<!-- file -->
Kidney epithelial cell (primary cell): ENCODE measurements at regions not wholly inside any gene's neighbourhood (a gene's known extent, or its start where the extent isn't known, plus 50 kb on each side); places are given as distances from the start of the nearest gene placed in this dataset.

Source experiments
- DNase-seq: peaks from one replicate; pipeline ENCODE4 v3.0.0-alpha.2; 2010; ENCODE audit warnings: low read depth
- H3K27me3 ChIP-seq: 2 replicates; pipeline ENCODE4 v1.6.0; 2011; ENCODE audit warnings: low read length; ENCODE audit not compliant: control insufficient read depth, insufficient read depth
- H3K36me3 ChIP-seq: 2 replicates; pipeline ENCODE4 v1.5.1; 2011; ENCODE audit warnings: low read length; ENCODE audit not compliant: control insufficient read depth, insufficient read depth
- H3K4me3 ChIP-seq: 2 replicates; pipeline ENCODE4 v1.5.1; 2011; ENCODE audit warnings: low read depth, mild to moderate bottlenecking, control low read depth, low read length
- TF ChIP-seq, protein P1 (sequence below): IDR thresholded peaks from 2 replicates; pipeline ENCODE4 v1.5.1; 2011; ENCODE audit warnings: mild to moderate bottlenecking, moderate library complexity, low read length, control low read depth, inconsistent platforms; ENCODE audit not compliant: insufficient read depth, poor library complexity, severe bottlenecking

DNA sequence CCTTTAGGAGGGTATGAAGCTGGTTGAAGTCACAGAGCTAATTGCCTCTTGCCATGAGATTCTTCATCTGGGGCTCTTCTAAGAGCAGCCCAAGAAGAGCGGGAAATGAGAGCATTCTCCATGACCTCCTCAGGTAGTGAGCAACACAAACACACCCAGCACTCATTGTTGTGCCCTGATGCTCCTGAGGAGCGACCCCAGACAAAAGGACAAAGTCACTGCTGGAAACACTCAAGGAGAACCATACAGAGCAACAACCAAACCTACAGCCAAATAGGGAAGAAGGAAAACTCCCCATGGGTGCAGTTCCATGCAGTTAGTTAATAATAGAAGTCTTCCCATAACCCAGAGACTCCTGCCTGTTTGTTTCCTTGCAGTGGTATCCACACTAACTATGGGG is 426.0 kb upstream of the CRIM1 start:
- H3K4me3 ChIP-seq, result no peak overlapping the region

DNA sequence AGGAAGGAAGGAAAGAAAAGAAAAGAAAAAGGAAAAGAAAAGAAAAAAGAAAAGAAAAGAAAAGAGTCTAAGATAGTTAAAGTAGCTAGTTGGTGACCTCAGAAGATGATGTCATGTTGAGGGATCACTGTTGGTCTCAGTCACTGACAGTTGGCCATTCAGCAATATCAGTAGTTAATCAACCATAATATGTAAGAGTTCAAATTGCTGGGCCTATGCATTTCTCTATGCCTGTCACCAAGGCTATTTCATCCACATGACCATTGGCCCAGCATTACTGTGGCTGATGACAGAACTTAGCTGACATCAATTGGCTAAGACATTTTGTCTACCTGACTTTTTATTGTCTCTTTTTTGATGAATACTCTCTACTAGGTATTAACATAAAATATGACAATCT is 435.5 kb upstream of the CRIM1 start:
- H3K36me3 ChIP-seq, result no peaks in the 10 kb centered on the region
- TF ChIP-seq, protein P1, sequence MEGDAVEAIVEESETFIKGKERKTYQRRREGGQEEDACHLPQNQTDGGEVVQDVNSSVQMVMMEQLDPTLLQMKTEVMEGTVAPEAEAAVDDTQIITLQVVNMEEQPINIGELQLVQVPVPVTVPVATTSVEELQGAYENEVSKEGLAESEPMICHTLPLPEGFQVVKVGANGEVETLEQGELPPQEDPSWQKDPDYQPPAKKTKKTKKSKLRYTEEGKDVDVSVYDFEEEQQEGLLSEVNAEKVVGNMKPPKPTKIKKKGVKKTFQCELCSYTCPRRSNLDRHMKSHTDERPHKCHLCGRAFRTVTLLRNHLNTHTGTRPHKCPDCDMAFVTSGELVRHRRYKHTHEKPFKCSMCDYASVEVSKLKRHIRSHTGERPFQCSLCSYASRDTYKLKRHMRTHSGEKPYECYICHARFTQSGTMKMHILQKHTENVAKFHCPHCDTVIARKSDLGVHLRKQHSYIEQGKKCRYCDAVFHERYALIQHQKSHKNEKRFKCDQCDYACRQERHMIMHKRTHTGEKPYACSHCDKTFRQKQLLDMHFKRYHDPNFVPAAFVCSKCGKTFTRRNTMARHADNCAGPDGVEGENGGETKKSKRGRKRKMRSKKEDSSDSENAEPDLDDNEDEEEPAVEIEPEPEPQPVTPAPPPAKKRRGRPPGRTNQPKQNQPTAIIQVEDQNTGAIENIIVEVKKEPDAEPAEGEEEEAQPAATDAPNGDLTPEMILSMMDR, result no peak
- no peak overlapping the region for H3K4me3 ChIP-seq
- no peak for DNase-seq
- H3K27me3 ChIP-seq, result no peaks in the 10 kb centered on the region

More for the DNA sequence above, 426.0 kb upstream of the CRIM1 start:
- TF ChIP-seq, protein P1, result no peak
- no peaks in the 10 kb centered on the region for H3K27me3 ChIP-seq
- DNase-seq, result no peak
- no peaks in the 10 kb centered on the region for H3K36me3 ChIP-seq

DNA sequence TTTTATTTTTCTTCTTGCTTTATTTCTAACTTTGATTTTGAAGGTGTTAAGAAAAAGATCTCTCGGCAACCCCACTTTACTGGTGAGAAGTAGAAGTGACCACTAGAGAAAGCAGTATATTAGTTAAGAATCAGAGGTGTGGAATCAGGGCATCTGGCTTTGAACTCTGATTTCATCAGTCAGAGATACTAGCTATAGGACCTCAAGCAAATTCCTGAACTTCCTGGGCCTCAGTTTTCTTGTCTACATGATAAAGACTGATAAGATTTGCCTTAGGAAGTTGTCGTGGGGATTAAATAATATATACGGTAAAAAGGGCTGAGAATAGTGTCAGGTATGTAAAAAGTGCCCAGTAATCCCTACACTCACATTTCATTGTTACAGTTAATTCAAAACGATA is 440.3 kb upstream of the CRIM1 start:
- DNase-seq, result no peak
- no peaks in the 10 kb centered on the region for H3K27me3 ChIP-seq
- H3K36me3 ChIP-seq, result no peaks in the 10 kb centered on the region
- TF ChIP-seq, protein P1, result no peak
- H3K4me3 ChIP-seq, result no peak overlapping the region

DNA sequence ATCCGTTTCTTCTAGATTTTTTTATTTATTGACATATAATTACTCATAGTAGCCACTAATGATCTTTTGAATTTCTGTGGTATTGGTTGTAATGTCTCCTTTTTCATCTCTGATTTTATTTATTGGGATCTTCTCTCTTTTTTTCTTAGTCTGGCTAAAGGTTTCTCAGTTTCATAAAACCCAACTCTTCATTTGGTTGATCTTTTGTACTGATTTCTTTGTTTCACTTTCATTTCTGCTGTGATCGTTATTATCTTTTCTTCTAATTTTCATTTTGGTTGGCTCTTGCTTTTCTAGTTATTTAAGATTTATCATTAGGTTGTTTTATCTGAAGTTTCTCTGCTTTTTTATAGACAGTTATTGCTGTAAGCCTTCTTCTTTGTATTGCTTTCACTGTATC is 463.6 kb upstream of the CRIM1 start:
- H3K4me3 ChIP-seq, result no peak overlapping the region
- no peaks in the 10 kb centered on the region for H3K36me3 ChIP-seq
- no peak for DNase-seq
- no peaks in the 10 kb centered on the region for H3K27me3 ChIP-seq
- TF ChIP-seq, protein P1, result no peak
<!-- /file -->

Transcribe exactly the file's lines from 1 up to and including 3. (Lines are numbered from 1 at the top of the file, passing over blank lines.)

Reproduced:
Kidney epithelial cell (primary cell): ENCODE measurements at regions not wholly inside any gene's neighbourhood (a gene's known extent, or its start where the extent isn't known, plus 50 kb on each side); places are given as distances from the start of the nearest gene placed in this dataset.

Source experiments
- DNase-seq: peaks from one replicate; pipeline ENCODE4 v3.0.0-alpha.2; 2010; ENCODE audit warnings: low read depth